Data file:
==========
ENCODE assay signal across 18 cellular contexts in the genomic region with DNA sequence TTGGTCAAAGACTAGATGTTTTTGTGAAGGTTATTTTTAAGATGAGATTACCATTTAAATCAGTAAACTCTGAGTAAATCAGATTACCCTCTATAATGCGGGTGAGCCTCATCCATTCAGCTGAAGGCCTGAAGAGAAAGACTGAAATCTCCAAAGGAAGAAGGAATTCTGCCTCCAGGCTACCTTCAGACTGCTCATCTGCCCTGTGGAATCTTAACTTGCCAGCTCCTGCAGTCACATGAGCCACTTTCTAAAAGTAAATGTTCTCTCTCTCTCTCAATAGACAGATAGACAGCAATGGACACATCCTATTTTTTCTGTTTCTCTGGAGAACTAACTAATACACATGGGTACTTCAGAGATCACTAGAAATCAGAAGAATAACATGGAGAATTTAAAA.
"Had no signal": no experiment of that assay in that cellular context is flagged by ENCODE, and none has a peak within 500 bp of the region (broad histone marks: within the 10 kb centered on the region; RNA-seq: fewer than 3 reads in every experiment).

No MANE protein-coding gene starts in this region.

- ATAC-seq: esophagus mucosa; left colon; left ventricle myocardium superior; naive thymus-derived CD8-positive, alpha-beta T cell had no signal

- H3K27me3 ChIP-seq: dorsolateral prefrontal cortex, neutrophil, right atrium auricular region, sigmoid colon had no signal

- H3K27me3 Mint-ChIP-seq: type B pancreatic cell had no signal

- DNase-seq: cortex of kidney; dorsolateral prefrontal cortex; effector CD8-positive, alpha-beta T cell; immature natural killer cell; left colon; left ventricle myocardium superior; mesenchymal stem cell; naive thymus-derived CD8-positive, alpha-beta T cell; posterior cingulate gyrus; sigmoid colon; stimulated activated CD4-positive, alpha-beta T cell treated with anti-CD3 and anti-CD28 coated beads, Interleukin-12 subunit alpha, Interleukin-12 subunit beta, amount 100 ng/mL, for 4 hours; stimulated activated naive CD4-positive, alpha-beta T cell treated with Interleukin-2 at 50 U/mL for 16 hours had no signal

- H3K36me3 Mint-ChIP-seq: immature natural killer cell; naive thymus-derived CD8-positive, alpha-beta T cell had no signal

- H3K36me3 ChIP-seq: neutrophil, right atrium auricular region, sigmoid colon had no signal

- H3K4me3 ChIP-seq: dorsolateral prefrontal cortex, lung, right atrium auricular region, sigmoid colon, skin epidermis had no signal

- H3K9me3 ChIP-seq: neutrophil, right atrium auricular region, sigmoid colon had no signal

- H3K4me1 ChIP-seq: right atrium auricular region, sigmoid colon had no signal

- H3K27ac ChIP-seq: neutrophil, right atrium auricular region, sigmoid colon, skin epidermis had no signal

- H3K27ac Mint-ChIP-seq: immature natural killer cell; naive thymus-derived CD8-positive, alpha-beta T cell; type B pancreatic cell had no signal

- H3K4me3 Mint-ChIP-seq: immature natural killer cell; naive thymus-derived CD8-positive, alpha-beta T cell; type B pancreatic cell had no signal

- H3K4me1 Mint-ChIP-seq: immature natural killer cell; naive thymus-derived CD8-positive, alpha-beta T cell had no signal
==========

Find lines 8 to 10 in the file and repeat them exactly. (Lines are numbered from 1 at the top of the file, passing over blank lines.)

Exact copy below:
- H3K36me3 Mint-ChIP-seq: immature natural killer cell; naive thymus-derived CD8-positive, alpha-beta T cell had no signal

- H3K36me3 ChIP-seq: neutrophil, right atrium auricular region, sigmoid colon had no signal

- H3K4me3 ChIP-seq: dorsolateral prefrontal cortex, lung, right atrium auricular region, sigmoid colon, skin epidermis had no signal